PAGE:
Robert Newry

Robert Newry

MD at Arctic Shores

Video-games for legal recruitment: Gimmick or game-changer?

Since the news broke that Clifford Chance is trialling the use of a new video-game based test to find and select the most suitable trainees, there has been much speculation about whether this is merely a marketing gimmick or a genuine shift in the way talent for the legal sector can be identified. Our company is behind the game-based assessment being trialled so I’m going to separate the fact and the fiction around this new form of recruitment tool. First of all, some facts...

A game-based assessment is first and foremost a psychometric assessment which uses game-like graphics and formats to provide a more engaging interface for the user. It is not a ‘game’ for entertainment like Angry Birds although elements of it are entertaining to allow the user to focus on the challenge rather than how they are being assessed. The innovation lies in the fact that a game-based assessment measures real decisions and behaviours – such as, are you patient or impulsive, do you put more effort in or less when a task gets difficult, and how quickly do you learn from your mistakes.

These decisions are not just captured but analysed in terms of the micro-shifts in a candidate’s responses over a 25-30 minute session, at the end of which over 3,000 data points are captured. Every recruiter would like to know how a candidate would naturally react to the types of activities which underlie many work practices; however, only recently has the technology and the analytics been available to deliver that in a fair and consistent way. Now for the fiction...

Myth No.1 – video-games are a male dominated activity that require highly developed finger co-ordination. The reality is that the typical mobile gamer is a now 26 year old woman (Deloitte 2014), mostly playing Candy Crush! Since the introduction of smartphones, there has been a huge shift in games development to mobile devices; most recently evidenced by Pokemon Go, which at its height had more daily active users than Twitter.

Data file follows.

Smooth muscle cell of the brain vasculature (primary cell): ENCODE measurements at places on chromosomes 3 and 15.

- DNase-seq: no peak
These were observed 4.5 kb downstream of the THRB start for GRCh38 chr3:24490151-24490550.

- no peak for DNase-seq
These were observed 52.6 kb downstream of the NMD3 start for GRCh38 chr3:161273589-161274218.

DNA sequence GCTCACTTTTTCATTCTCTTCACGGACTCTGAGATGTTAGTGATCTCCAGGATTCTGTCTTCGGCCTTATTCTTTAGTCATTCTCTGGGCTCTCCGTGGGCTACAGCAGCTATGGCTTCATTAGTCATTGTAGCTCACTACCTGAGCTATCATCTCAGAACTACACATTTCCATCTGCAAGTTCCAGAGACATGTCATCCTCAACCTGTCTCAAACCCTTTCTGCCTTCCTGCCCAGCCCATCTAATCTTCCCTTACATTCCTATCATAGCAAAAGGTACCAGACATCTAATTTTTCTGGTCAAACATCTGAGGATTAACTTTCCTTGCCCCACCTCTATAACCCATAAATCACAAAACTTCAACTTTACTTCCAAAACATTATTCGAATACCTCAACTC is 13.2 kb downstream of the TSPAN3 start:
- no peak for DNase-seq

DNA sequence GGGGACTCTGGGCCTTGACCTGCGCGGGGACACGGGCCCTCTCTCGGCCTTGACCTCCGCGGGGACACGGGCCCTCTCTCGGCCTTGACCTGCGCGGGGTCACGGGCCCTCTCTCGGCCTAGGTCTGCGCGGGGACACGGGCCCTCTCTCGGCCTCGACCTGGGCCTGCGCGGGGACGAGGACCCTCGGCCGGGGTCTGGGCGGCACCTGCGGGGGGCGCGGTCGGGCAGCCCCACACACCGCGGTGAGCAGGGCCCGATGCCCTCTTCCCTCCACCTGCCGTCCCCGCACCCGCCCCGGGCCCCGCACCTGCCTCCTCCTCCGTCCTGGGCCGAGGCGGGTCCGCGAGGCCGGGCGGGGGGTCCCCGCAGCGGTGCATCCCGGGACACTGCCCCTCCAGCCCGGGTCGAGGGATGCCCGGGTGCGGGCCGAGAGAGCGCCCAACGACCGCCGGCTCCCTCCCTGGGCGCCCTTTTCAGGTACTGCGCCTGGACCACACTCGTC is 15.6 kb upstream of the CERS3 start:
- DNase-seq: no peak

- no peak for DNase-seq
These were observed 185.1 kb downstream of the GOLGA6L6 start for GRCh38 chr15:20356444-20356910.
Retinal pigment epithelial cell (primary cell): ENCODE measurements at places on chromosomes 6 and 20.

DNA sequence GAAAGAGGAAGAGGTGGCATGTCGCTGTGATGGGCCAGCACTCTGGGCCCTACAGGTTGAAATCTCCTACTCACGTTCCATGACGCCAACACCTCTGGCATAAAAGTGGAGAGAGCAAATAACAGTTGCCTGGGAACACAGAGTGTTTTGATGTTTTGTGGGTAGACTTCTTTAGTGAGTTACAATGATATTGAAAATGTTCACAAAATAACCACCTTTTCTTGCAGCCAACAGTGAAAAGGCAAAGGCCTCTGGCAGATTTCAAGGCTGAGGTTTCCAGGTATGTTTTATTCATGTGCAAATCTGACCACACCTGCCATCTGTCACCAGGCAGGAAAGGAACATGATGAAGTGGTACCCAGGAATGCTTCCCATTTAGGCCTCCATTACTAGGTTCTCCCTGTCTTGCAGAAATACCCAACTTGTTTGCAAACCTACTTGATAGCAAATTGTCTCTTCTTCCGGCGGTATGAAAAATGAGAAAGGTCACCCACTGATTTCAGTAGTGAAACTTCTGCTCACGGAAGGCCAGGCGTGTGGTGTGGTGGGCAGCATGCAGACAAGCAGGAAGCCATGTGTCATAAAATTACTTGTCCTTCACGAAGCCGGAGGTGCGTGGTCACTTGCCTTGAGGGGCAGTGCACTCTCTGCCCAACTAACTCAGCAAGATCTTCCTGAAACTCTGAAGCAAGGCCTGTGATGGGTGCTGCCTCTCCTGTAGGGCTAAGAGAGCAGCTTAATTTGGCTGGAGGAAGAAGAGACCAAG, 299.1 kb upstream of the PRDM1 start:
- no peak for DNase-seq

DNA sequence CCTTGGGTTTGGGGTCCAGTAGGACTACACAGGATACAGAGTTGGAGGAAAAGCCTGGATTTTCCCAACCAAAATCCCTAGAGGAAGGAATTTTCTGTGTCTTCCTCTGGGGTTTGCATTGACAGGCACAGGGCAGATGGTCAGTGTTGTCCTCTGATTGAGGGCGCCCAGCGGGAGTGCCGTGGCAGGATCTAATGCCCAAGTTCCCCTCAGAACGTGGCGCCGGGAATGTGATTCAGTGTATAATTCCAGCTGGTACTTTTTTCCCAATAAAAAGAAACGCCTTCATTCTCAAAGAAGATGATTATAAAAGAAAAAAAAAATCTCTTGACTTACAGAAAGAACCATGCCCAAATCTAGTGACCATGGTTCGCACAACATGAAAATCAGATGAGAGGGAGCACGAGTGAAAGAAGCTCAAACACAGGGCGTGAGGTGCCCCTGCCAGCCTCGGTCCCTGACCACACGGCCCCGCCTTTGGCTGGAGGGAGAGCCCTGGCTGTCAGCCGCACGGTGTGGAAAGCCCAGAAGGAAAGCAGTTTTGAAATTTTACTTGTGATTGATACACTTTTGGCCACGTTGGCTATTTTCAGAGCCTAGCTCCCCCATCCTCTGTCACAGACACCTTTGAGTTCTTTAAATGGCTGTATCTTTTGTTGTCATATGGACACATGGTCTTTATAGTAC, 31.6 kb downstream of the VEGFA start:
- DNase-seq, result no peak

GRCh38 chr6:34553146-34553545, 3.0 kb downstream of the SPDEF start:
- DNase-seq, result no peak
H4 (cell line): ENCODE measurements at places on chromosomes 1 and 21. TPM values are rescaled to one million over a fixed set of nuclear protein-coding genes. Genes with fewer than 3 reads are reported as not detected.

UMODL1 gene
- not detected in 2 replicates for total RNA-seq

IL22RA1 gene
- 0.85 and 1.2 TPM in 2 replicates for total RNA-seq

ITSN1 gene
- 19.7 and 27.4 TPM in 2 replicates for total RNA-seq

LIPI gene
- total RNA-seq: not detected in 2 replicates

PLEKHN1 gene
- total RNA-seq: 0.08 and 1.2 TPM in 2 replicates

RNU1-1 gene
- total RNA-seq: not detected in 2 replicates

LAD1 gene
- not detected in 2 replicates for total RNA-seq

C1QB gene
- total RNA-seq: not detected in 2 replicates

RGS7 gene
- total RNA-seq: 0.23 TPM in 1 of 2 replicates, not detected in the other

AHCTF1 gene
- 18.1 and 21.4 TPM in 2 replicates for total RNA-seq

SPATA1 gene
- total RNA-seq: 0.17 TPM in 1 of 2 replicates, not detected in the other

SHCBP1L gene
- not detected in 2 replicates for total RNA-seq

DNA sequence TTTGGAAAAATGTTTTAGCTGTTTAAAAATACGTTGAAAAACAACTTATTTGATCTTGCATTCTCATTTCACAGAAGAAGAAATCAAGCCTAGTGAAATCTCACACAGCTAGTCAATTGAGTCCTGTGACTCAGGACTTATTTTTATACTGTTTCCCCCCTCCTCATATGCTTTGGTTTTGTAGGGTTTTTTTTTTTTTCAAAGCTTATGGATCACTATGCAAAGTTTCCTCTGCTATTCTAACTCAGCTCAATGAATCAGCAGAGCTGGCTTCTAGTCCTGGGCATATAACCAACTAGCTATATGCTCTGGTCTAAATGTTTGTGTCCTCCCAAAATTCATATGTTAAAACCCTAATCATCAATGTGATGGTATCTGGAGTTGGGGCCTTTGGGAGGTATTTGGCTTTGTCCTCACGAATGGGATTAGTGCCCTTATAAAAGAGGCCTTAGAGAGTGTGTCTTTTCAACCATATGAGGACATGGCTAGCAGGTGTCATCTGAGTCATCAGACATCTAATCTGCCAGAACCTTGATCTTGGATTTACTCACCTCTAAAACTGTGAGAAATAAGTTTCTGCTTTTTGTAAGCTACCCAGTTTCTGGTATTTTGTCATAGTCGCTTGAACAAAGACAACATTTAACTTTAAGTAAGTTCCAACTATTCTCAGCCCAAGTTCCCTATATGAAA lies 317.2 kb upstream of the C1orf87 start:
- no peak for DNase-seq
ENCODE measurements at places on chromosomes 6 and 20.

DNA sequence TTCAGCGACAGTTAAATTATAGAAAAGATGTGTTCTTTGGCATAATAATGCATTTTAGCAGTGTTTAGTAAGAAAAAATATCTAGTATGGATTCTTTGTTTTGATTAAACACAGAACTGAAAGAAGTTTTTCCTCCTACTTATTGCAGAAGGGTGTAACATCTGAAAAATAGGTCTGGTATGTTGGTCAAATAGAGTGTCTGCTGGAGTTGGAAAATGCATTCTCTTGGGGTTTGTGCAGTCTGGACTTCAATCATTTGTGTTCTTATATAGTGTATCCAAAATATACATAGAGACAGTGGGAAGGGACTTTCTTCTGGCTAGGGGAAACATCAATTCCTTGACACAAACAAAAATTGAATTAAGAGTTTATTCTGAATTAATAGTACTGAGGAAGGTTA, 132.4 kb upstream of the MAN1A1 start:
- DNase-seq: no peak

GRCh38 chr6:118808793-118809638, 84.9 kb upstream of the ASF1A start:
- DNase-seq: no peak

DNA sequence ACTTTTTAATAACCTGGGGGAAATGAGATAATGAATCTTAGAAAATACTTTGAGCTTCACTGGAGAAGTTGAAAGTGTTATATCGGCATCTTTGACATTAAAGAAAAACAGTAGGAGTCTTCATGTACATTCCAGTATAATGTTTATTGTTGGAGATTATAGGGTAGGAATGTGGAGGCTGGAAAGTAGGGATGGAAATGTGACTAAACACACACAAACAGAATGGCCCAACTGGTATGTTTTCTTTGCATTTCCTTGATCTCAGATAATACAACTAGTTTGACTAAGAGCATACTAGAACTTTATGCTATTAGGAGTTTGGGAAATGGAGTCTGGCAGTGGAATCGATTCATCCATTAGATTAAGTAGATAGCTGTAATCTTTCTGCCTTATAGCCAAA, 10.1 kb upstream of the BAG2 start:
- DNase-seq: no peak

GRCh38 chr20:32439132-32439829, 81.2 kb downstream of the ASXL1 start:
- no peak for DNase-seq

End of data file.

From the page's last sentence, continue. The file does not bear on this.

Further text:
Myth No.2 – not everyone is a gamer. In fact, we all love games - in some cases we have simply forgotten and my support for this assertion is ‘Rock, paper, Scissors’. I have had conference delegates at HR events in New York, London, Paris, Budapest and Singapore all playing and enjoying this ‘game’. There is also lots of interesting psychology behind what decisions you make in Rock, Paper, Scissors. A game-based assessment uses the same principles of simplicity and engagement, just in a 21st century mobile game format and capturing every interaction.

Law firms have not been renowned for their early adoption of innovation, so there has been a great deal of interest surrounding the experiences of two firms that have already experimented with game-based assessments. Here are some of the main insights from those trials:

1. It is very important to conduct an internal study to validate which elements from the game-based assessment match to what ‘good’ looks like in the firm.
2. Communication around the set-up and context of game-based assessments requires careful consideration. Candidates should be advised that game-based assessments are ‘engaging’ not ‘fun’ and the challenges in the assessment have been mapped to successful behaviours in the workplace.
3. Running a game-based assessment alongside the current process allows the benefits of the attraction element to be gained while at the same time validating the bespoke ‘Fit Score’ algorithm. Once the validation has been completed, the decision can be made on whether to switch away from an over-reliance on numerical and verbal reasoning tests.

There have been many ‘games’ over the years that have generated a lot of excitement yet were limited to their moment in time. Game-based assessments are different though because they are not designed for entertainment – they are first and foremost an objective assessment, governed by the scientific standards set by the likes of the British Psychological. What we do know is that the millennial generation is keen on feedback, bored of aptitude tests and passionate about being given a fair chance to shine.

Credit to the legal sector for wanting to be at the forefront of a new approach.